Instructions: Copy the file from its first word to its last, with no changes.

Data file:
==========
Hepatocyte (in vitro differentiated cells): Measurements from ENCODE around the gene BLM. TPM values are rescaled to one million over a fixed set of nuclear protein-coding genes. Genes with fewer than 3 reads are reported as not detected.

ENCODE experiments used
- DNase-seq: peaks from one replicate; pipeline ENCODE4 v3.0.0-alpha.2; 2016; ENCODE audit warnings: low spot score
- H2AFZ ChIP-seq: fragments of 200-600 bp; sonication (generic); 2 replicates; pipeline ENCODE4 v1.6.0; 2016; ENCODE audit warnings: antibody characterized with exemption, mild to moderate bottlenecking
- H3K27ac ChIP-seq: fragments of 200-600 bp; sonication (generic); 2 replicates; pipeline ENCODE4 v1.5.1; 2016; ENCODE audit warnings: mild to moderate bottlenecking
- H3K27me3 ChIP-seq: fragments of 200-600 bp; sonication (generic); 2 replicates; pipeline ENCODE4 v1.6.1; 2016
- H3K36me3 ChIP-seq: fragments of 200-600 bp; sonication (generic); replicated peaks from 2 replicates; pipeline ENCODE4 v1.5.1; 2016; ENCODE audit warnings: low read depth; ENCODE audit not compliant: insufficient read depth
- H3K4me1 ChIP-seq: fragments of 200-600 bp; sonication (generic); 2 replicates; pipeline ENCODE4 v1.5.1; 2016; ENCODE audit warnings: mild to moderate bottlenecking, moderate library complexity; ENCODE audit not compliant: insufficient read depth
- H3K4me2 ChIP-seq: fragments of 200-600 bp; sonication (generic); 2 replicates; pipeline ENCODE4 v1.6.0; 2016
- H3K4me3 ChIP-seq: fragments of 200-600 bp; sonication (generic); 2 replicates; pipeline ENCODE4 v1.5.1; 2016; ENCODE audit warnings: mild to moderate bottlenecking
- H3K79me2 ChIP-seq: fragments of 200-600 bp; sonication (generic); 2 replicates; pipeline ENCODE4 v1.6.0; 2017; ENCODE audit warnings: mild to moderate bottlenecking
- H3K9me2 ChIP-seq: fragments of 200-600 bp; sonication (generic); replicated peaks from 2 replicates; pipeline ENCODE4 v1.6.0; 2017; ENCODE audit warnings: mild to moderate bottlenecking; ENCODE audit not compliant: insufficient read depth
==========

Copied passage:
Hepatocyte (in vitro differentiated cells): Measurements from ENCODE around the gene BLM. TPM values are rescaled to one million over a fixed set of nuclear protein-coding genes. Genes with fewer than 3 reads are reported as not detected.

ENCODE experiments used
- DNase-seq: peaks from one replicate; pipeline ENCODE4 v3.0.0-alpha.2; 2016; ENCODE audit warnings: low spot score
- H2AFZ ChIP-seq: fragments of 200-600 bp; sonication (generic); 2 replicates; pipeline ENCODE4 v1.6.0; 2016; ENCODE audit warnings: antibody characterized with exemption, mild to moderate bottlenecking
- H3K27ac ChIP-seq: fragments of 200-600 bp; sonication (generic); 2 replicates; pipeline ENCODE4 v1.5.1; 2016; ENCODE audit warnings: mild to moderate bottlenecking
- H3K27me3 ChIP-seq: fragments of 200-600 bp; sonication (generic); 2 replicates; pipeline ENCODE4 v1.6.1; 2016
- H3K36me3 ChIP-seq: fragments of 200-600 bp; sonication (generic); replicated peaks from 2 replicates; pipeline ENCODE4 v1.5.1; 2016; ENCODE audit warnings: low read depth; ENCODE audit not compliant: insufficient read depth
- H3K4me1 ChIP-seq: fragments of 200-600 bp; sonication (generic); 2 replicates; pipeline ENCODE4 v1.5.1; 2016; ENCODE audit warnings: mild to moderate bottlenecking, moderate library complexity; ENCODE audit not compliant: insufficient read depth
- H3K4me2 ChIP-seq: fragments of 200-600 bp; sonication (generic); 2 replicates; pipeline ENCODE4 v1.6.0; 2016
- H3K4me3 ChIP-seq: fragments of 200-600 bp; sonication (generic); 2 replicates; pipeline ENCODE4 v1.5.1; 2016; ENCODE audit warnings: mild to moderate bottlenecking
- H3K79me2 ChIP-seq: fragments of 200-600 bp; sonication (generic); 2 replicates; pipeline ENCODE4 v1.6.0; 2017; ENCODE audit warnings: mild to moderate bottlenecking
- H3K9me2 ChIP-seq: fragments of 200-600 bp; sonication (generic); replicated peaks from 2 replicates; pipeline ENCODE4 v1.6.0; 2017; ENCODE audit warnings: mild to moderate bottlenecking; ENCODE audit not compliant: insufficient read depth